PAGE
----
Traduction Trademark License Agreement

20Transrading technical terms across legal systems is particularly complex. For example, the agreement can be translated by accordo, but the term contratto is preferred in the TTs analysed as well as in the corpus C3 to underline the validity of this agreement. In the SL, the difference between the contract of conditions and the agreement is very subtle. It has been found that “the term `agreement`, although it is often used as a synonym for the word `contract`, is really an expression of greater breadth of meaning and less technicality. Each contract is a contract, but not all contracts are a contract”2 (Garner 2009: 365). Technically, the definition of contract is “the agreement between two or more parties that creates enforceable or otherwise recognizable obligations” (Garner 2009: 365), while an agreement speaks broadly of “mutual understanding” (Garner 2009: 78). From a more general point of view, the concept of agreement can be used specifically as a synonym for contract or be conceived as a broader concept with different forms of consent or consent (see also Burke [1977: 447-452] for a discussion on the fixed-term contract and Burke [1977: 75] on the agreement). In practice, the concept of agreement seems more widespread. All the companies studied use it in the type of documents analyzed here and, for reasons of consistency, the same term is used in all documents. The contract appears only as an intertextual reference to other texts (e.g.B.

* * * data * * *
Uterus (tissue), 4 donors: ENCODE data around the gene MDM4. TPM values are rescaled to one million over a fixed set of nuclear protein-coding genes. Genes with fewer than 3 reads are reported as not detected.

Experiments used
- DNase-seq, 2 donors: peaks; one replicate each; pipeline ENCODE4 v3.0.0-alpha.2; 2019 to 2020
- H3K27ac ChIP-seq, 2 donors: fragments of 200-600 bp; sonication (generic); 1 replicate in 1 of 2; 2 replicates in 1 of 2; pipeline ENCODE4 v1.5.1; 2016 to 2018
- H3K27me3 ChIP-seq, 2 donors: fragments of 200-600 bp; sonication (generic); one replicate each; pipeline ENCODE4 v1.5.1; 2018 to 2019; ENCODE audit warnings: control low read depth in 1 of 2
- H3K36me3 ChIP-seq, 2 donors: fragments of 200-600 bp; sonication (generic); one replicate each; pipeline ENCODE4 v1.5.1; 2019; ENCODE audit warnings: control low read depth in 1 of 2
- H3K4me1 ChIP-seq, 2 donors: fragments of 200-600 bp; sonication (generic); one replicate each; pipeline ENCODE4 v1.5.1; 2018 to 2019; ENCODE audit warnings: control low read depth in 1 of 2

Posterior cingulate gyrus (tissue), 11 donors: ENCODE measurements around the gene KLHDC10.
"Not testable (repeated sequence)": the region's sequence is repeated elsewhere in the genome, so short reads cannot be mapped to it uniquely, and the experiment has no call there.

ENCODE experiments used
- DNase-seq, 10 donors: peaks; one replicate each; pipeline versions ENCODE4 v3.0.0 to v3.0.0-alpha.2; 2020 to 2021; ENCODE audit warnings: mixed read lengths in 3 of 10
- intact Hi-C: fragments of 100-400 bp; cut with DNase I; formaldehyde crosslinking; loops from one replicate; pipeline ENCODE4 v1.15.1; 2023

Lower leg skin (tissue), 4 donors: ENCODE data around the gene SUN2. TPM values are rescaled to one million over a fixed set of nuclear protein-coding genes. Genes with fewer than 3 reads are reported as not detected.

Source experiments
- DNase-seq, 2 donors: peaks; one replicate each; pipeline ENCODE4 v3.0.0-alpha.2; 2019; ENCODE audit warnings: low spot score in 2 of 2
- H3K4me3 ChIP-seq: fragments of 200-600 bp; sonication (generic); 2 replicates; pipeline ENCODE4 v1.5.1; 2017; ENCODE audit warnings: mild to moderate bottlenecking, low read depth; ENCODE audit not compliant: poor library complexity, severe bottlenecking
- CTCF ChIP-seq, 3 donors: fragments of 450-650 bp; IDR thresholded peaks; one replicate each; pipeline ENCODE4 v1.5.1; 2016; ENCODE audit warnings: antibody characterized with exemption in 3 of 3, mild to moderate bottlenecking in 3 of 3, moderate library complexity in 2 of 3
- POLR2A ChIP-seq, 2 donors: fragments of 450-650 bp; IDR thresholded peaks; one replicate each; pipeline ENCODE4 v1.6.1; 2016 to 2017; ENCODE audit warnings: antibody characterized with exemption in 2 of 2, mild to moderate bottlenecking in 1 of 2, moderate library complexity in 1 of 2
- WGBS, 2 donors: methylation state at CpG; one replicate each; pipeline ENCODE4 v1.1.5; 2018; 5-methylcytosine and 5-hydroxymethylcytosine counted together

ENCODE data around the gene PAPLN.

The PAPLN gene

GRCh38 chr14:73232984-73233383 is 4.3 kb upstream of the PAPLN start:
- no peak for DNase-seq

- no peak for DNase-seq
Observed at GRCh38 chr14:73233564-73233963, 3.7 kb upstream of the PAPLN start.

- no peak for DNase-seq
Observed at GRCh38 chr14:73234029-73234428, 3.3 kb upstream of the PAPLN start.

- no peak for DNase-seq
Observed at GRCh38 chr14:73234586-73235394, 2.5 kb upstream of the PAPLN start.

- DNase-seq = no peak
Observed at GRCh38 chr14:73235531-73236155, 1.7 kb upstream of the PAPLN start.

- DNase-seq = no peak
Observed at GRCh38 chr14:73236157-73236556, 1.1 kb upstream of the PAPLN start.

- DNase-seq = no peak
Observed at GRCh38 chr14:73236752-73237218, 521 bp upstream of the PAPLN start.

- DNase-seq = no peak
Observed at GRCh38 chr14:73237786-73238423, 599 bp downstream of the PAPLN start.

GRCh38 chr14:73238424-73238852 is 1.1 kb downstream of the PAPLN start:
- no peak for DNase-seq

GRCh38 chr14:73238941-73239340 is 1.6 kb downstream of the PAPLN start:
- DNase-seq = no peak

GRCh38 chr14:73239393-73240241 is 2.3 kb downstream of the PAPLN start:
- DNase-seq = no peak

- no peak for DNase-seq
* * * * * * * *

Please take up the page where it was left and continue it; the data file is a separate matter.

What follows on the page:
“This license is not subject to the UN Convention on International Goods Contracts,” APPLE-EN). The word agreement could be translated into both contractto and accordo. The use of contratto in all TTs is consistent with the Italian section of the comparable corpus, which shows the use of the term contratto in all texts written in Italian and demonstrates a preference for this term which emphasizes the applicability of the document (De Palma 2012). Therefore, it can be argued that lexical decisions in the contractual language of the US A are characterized by a certain degree of predictability and that the identification of a certain type of text results in a limitation of the potential terms to be adopted. 43 This analysis should not be exhaustive on how the complex process of translating a specialized legal text presents itself. However, the conclusion outlined below could be subject to an external validity review taking into account other TTs belonging to the same category of text or in accordance with the translation strategies adopted in the context of the translation of these final user licensing agreements to be implemented in other countries, characterized by different linguistic, cultural and legal contexts. Another interesting aspect would be the study of the original English USA, the versions adapted for the international market, made available to translators and representing their TTs, and the final TTs.

This article was written by: SignEx